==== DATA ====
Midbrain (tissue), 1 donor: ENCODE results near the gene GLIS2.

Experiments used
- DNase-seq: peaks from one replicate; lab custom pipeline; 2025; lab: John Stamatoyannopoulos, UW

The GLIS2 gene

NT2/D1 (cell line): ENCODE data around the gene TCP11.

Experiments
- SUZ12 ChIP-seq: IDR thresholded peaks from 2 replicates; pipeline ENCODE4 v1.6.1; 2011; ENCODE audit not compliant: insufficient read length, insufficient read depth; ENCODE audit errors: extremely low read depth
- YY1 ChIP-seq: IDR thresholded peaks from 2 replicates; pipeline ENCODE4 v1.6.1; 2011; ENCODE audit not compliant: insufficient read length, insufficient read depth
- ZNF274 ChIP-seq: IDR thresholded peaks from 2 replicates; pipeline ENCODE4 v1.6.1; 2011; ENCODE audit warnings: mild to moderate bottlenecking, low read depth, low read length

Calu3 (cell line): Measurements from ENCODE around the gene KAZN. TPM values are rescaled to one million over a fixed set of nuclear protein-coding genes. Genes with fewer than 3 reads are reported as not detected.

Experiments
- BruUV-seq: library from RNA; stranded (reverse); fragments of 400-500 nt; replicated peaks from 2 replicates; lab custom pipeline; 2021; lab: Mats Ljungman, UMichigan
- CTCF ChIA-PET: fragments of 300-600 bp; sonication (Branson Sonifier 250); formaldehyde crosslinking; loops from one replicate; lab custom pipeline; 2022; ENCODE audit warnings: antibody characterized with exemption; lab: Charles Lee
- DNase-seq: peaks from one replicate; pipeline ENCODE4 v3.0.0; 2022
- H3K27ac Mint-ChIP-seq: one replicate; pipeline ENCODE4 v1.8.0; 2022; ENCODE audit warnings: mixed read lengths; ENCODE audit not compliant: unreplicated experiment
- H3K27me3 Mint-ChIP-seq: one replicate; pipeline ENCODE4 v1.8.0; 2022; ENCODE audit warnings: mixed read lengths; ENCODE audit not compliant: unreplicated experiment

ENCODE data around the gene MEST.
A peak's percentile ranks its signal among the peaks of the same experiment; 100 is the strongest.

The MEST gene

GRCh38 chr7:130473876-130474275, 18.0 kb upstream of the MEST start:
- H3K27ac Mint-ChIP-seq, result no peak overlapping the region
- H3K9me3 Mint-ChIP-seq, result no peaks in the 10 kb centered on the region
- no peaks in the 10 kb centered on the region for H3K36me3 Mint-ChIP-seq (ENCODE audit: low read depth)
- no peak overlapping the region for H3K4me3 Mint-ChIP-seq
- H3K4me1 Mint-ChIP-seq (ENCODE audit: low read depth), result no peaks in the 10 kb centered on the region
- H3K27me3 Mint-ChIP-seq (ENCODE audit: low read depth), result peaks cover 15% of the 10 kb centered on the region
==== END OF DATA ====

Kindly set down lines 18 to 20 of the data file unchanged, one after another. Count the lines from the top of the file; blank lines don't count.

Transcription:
A peak's percentile ranks its signal among the peaks of the same experiment; 100 is the strongest.

The MEST gene

GRCh38 chr7:130473876-130474275, 18.0 kb upstream of the MEST start: